The financial health of the Social Security system has eroded more sharply in the past year than at any time since the mid-1990s, according to a government forecast that ratchets up pressure on the Obama administration and Congress to stabilize the retirement system that keeps many older Americans out of poverty.
The report, issued yesterday by the trustees who monitor the government's two main forms of help for the elderly, shows that Medicare has become more fragile as well and is at greater risk than Social Security of imminent fiscal collapse. Starting eight years from now, the report says, the health insurance program will be unable to pay all its hospital bills.
The findings put a stark new face on the toll the recession has taken on the two enormous entitlement programs. They also intensify a political debate, gathering strength among Democrats and Republicans, over how quickly President Obama should tackle Social Security when health-care reform is his administration's most urgent domestic priority.
In announcing the results of the trustees' annual forecast with other Cabinet members, Treasury Secretary Timothy F. Geithner said, "The president explicitly rejects the notion that Social Security is untouchable politically." Still, he reiterated that the administration intends to "work to build a bipartisan consensus to ensure the long-term solvency of Social Security" only after it collaborates with Congress to slow health-care spending and enable more Americans to obtain medical insurance.
Congressional Republicans and some Democrats seized upon the findings to argue that the administration should work rapidly to ward off the looming insolvency of Social Security and Medicare. Sen. Judd Gregg (R-N.H.), who withdrew from nomination as Obama's commerce secretary, said yesterday's report shows that the recession is "accelerating the arrival of a massive, trillion-dollar entitlement crisis on our doorstep." He added: "Trying to kick the can down the road will not make it go away. We need to take meaningful action now."
Specifically, the trustees' report predicts that the trust fund from which Social Security payments are made will be unable to pay retirees full benefits by 2037, four years earlier than forecast a year ago. In particular, the trustees single out the financial weakness of the part of the program that subsidizes disabled Americans, saying that fund will run out of money in 2020.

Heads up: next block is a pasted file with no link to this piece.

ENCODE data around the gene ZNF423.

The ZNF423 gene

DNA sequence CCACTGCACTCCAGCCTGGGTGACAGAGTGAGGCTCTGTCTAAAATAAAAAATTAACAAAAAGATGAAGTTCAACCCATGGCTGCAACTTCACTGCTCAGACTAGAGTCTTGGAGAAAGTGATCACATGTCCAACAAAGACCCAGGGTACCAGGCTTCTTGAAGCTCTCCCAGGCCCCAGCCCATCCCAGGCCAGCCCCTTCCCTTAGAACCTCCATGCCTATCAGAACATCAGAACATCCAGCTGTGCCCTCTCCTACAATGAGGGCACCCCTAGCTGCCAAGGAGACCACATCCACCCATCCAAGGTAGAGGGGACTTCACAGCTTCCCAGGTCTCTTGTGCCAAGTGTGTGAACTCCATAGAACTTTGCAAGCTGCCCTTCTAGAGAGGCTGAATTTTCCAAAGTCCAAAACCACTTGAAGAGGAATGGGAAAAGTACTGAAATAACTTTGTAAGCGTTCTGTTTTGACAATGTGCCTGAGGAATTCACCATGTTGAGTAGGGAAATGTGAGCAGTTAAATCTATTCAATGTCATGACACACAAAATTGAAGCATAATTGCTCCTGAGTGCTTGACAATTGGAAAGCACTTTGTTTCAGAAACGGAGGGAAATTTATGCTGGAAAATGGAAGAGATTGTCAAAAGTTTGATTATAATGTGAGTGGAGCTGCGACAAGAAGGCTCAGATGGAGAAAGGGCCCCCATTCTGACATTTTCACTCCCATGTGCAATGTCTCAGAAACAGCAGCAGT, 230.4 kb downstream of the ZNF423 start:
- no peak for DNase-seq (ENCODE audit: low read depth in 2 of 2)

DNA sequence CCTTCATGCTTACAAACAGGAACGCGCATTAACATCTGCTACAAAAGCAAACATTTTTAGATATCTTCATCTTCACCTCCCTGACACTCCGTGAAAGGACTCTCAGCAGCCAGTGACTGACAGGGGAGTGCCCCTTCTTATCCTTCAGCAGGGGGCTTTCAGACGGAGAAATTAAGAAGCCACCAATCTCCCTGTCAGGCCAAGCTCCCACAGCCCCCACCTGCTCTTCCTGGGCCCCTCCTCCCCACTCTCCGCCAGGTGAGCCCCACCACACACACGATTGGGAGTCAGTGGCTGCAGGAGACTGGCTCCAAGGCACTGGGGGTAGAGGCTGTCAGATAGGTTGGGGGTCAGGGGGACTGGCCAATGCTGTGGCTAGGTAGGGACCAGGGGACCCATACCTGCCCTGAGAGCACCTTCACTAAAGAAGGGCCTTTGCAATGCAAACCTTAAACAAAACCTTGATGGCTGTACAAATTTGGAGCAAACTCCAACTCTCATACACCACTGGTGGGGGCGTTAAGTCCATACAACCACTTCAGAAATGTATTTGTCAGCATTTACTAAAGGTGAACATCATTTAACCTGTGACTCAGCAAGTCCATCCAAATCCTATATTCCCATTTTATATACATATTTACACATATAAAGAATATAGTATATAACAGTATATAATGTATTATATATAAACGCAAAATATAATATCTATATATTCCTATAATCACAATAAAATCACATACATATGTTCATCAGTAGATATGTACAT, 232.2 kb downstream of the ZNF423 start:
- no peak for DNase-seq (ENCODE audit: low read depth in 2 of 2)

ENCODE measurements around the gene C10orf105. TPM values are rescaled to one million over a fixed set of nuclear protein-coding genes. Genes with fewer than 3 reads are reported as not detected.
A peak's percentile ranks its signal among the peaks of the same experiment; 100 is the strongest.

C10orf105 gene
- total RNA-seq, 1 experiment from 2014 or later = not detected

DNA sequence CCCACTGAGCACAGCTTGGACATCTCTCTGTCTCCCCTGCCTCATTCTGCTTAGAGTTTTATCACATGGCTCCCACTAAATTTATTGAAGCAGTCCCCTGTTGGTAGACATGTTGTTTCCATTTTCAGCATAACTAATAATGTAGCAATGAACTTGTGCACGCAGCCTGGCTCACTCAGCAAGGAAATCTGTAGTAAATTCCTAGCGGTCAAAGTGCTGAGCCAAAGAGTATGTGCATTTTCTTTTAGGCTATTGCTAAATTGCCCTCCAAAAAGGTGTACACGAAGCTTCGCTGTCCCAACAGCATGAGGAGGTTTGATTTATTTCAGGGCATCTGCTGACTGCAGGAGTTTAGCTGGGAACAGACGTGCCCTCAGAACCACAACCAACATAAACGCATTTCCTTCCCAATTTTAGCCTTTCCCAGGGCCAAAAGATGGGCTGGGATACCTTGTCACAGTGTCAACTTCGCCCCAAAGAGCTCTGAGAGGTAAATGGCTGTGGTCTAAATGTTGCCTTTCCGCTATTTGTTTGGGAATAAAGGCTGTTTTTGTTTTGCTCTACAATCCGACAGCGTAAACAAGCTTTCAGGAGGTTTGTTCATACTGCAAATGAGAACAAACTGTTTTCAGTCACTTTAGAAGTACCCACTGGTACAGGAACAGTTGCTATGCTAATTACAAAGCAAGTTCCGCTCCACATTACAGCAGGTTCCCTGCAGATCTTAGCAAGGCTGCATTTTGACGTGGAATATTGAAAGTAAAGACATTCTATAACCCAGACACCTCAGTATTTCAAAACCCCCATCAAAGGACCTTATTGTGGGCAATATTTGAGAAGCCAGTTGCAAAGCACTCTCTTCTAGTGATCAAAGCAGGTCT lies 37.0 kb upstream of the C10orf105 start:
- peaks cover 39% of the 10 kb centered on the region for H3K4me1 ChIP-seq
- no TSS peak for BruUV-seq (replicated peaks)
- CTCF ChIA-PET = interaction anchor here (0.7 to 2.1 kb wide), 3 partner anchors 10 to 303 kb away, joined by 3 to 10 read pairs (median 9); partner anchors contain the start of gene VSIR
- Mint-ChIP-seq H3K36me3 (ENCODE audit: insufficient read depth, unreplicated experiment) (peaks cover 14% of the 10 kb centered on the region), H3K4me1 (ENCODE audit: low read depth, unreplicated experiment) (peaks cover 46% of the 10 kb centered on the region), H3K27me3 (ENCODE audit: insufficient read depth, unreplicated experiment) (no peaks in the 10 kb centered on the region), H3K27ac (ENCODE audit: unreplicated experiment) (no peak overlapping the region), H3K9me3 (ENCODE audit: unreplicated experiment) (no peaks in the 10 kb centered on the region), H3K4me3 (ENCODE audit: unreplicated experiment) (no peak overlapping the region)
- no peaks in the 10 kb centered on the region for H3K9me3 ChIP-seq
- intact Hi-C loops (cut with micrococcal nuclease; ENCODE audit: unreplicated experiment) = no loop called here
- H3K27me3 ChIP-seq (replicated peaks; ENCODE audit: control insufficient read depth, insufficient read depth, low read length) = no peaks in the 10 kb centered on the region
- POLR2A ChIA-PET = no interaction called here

Only three times in the past 15 years have the trustees predicted that Social Security would run out of money sooner than previously expected. Last year, they forecast no change from the 2007 prediction, and in 2007, they predicted that the fund would last a year longer than they had previously thought.
Yesterday's report also said the Social Security trust fund will begin to spend more money than it takes in through tax revenue in 2016, one year sooner than predicted a year ago.
Administration officials said that if Congress were to act immediately, the impending gap could be filled three ways: by raising workers' Social Security payroll taxes by 2 percentage points, from 12.4 percent to 14.4 percent; by reducing benefits by 13 percent; or a combination of the two approaches. The officials briefed reporters on the condition of anonymity on the technical aspects of the trustees' findings.
Medicare's financial health, the report shows, deteriorated less sharply in the past year than Social Security's, but it remains the more urgent problem. The trust fund that pays for hospital care under Medicare is now predicted to run out of money in 2017, two years earlier than forecast a year ago. That fund does not involve the parts of Medicare that cover doctor's visits or coverage for prescription drugs.
The nation's economic downturn has added to the fragility of Medicare and Social Security because worsening unemployment means that fewer workers are contributing to the two trust funds through payroll taxes. Since the recession began in December 2007, the country has lost 5.7 million jobs.
But even if the economy were stronger, the programs would be facing pressure in coming years as the large baby-boom generation reaches old age and people tend to live longer, leaving comparatively fewer workers to pay benefits for a large cadre of retirees.
Health and Human Services Secretary Kathleen Sebelius sought to use the report to build momentum for health-care reform, reiterating the administration's contention that the best way to strengthen Medicare's finances is to, as she put it, "fix what's broken in the rest of the health-care system." If Americans have health insurance and receive adequate medical care when they are younger, she said, they will be healthier and less expensive patients when they become old enough to join Medicare, usually at age 65.
Some key lawmakers in both parties have said they want to devise a plan to keep the retirement program solvent by increasing the retirement age, slowing the growth in the size of retirement checks to wealthy Americans and bringing in new revenue.
Several Democrats and Republicans would prefer to create an independent commission to propose Social Security reforms, but congressional leaders, particularly in the House, have balked, saying the matter should be handled by Congress's regular committees.
Last week, House Majority Leader Steny H. Hoyer (D-Md.) said Congress could start work on the retirement program this fall if it passes health-care legislation by late summer -- a timetable that others called unrealistic. Yesterday, Hoyer said he was encouraged that Geithner, the Treasury secretary, "stated the administration's support for moving forward with Social Security reform after health-care reform has passed."